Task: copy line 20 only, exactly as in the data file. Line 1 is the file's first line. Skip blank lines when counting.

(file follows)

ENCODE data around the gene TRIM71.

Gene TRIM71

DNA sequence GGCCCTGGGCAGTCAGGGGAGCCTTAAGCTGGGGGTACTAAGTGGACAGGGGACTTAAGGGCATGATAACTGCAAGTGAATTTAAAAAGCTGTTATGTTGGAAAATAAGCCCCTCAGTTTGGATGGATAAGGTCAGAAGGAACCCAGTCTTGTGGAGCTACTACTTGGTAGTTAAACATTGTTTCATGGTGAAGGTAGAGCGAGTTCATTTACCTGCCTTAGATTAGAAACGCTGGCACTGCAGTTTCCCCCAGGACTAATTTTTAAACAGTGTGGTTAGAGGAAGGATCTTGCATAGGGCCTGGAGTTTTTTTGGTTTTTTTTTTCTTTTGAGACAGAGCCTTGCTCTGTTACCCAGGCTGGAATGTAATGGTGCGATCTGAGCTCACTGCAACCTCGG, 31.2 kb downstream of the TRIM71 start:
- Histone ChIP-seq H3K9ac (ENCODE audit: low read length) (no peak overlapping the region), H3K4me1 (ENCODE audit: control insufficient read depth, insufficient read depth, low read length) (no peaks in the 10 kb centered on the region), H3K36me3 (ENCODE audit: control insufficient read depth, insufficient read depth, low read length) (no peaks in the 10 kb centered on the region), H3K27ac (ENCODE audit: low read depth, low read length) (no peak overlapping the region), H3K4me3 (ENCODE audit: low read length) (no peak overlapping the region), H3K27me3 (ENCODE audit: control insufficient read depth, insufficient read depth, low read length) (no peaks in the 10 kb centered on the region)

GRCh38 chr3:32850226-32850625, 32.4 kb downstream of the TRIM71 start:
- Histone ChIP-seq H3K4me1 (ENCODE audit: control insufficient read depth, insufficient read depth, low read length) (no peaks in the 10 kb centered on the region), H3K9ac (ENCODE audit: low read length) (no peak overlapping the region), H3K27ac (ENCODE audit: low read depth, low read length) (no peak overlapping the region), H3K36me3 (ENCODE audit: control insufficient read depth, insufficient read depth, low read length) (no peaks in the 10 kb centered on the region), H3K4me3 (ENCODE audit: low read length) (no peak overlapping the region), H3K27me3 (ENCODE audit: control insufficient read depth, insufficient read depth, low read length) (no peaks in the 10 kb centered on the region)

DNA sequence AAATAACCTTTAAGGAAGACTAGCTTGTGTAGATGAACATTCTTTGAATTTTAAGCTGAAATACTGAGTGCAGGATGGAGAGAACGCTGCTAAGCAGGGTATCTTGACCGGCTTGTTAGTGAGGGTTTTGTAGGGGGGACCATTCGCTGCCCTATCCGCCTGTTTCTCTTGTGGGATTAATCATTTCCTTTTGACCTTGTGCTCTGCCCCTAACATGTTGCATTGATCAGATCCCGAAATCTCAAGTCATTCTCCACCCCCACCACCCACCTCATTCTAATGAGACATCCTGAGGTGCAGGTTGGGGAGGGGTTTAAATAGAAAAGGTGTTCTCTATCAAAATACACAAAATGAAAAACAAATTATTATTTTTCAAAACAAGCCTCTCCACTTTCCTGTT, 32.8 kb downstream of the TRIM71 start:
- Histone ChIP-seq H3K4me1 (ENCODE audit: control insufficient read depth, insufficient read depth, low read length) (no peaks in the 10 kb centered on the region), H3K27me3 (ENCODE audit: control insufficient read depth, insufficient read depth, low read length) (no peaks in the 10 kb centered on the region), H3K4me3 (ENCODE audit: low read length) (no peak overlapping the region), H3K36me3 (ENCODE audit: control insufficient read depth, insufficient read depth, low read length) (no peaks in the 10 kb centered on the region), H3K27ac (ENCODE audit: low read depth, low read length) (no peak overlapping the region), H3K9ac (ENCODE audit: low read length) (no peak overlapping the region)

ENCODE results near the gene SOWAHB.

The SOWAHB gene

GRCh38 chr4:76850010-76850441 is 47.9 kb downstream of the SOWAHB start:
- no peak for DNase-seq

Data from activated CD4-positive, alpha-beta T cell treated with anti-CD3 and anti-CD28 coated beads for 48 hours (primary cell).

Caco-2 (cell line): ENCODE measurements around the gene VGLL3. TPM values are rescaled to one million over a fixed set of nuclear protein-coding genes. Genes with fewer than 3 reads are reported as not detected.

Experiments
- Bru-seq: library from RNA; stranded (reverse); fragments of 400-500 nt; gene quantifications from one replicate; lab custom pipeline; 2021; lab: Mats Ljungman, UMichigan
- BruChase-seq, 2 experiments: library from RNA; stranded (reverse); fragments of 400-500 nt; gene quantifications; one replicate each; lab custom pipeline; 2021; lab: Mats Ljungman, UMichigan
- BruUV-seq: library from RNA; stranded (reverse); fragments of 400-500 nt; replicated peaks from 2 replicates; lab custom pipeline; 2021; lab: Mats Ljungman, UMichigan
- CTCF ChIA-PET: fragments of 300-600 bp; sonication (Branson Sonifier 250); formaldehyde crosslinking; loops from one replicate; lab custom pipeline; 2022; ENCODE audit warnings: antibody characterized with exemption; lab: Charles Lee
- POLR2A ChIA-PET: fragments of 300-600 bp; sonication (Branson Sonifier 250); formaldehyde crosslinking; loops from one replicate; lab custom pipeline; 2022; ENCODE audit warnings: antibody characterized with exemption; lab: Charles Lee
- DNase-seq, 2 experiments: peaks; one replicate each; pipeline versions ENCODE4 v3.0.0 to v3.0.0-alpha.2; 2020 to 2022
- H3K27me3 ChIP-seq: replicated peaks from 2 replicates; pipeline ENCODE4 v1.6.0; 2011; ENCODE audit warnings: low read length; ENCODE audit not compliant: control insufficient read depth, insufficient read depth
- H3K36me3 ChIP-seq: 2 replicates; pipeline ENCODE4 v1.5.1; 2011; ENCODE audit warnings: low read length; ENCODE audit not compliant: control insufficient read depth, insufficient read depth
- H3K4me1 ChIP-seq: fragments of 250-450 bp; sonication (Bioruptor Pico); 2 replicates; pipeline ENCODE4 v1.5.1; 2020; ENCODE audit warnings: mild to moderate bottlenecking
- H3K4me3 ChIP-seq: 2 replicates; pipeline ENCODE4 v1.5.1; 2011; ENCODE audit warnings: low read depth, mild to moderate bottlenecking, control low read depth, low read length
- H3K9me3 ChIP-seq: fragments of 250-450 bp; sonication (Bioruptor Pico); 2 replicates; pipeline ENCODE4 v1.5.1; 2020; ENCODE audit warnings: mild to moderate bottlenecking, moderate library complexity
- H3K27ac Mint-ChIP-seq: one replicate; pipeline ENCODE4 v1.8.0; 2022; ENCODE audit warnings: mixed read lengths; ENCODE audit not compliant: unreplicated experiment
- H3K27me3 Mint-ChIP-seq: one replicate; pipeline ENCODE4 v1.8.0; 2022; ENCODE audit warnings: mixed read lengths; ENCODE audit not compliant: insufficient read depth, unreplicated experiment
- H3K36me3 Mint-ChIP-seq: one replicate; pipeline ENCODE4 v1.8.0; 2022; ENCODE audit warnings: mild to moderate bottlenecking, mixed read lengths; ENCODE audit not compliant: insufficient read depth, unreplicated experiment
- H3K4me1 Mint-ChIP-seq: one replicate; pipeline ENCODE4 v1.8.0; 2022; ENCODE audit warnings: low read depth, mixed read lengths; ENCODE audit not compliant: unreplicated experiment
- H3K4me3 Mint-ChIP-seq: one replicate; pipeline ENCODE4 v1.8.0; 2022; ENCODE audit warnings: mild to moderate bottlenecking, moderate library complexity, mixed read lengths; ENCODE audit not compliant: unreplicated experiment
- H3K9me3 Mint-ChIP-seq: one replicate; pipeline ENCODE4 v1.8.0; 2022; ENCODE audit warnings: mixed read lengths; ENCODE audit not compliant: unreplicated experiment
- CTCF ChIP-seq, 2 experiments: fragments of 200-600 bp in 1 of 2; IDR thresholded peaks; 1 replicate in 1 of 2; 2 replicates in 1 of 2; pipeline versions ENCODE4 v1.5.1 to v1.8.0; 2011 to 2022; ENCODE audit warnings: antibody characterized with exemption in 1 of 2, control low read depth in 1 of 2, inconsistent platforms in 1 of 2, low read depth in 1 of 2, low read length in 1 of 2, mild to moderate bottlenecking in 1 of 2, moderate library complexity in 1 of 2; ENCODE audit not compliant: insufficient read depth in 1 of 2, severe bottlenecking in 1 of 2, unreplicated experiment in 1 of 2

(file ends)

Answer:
- POLR2A ChIA-PET: fragments of 300-600 bp; sonication (Branson Sonifier 250); formaldehyde crosslinking; loops from one replicate; lab custom pipeline; 2022; ENCODE audit warnings: antibody characterized with exemption; lab: Charles Lee